Nearly 90 percent of all solid tumor samples are fixed in formalin and embedded in paraffin — that's an estimated 1 billion FFPE samples stored throughout the world, says the University of Utah's Joshua Schiffman. And Affymetrix is tapping into that market with its OncoScan FFPE Express 2.0, a new version of the company's already popular assay. The new assay, which the firm announced at the American Association for Cancer Research's annual conference in Orlando, Fla., in April, aims to make analyzing FFPE samples easier and more informative for researchers.
The FFPE process tends to degrade the quality of DNA and makes it more difficult for genomic researchers to get any useful information out of them, especially for older samples. Affymetrix designed the OncoScan assay to overcome those problems. It provides "excellent quality results for genome-wide copy number, loss of heterozygosity, and somatic mutation data," with a very small amount of DNA — about 75 nanograms — required, says Schiffman, who has used the service in a number of studies.
The 2.0 version of the assay, which Affymetrix developed with input from various cancer researchers including those involved in the Stand Up to Cancer initiative, has enhanced coverage of tumor suppressor genes and oncogenes, and, the company says, has added somatic mutations — some 400 of them — in relevant cancer pathways. "The ability to get this type of genomic data from FFPE truly holds enormous implications for both molecular discovery and clinical studies," Schiffman says. The assay also contains more than 330,000 probes, which makes it better than standard CGH in its ability to identify runs of copy-neutral homozygosity, he adds.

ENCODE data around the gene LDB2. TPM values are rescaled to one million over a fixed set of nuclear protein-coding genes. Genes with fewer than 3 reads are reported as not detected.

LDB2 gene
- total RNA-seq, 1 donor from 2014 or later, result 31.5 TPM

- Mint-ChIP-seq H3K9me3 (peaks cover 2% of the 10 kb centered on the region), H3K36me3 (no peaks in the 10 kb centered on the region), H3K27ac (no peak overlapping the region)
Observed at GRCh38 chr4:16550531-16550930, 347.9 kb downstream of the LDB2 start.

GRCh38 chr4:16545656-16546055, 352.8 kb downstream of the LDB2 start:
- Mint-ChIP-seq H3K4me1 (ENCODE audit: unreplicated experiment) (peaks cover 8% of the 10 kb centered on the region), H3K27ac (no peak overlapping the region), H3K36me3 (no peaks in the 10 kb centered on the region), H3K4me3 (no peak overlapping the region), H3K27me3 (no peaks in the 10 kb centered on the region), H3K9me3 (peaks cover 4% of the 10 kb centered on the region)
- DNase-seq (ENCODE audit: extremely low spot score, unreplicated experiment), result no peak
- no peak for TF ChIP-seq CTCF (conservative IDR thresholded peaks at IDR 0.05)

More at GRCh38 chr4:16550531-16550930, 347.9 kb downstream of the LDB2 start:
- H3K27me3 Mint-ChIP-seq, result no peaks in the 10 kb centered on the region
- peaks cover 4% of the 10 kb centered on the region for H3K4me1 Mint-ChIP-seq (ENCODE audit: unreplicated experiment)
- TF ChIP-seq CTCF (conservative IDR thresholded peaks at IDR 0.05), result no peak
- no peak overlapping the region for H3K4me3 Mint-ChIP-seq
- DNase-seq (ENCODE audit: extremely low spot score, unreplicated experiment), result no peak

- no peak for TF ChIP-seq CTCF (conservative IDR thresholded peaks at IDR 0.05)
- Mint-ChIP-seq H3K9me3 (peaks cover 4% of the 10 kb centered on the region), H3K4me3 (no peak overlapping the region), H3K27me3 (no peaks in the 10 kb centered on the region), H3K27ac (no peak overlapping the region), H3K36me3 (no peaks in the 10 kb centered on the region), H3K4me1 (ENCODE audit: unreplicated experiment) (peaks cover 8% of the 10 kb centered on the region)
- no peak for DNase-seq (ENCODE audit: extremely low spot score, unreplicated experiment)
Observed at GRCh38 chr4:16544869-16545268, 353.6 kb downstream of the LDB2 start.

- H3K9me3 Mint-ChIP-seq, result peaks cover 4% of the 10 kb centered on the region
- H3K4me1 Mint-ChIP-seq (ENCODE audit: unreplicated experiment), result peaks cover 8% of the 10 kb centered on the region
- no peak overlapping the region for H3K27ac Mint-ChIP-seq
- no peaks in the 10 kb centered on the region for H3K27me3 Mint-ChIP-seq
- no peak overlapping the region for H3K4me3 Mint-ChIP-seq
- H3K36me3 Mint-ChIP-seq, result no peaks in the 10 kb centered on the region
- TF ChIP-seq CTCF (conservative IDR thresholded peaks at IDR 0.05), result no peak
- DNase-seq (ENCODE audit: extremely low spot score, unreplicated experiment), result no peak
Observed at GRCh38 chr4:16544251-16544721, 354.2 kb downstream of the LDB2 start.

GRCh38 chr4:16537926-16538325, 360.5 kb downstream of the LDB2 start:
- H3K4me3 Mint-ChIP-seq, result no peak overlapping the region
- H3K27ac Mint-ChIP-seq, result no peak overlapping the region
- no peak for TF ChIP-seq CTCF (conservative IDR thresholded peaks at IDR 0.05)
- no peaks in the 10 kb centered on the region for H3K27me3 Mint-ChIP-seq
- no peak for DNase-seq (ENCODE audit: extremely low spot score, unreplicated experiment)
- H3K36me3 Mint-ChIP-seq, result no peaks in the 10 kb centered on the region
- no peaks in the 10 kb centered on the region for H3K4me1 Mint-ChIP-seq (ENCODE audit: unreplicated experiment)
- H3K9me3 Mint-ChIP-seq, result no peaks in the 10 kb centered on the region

Schiffman and his team have done several studies using the Affymetrix assay. Most recently, he analyzed clinically-archived FFPE bone marrow aspirate clots from pediatric leukemia, and discovered unique deletions associated with leukemogenesis. "Similarly, we have analyzed FFPE diagnostic biopsies as old as 15 years from patients who presented with Ewing's sarcoma, a rare pediatric bone tumor," Schiffman says. "We have identified novel areas of chromosomal deletions and amplification that correlate with prognosis in Ewing's sarcoma as well as previously undescribed molecular changes that we believe are related to tumorigenesis." He and his team have also used OncoScan to confirm a micro-deletion syndrome in a patient specimen that was more than 20 years old.
Affymetrix says the OncoScan 2.0 has a 92 percent pass rate with FFPE samples, and a 60-fold dynamic range for copy number change detection. One aspect that has researchers buzzing is the ability to sequence samples that have lain in storage vaults for decades — the company claims to have successfully analyzed samples that were more than 25 years old.
OncoScan FFPE Express 2.0 is in late-stage development at this point, and Affymetrix expects to start offering the service in May. The company is also considering putting the service into the hands of researchers, perhaps by turning it into a kit for purchase.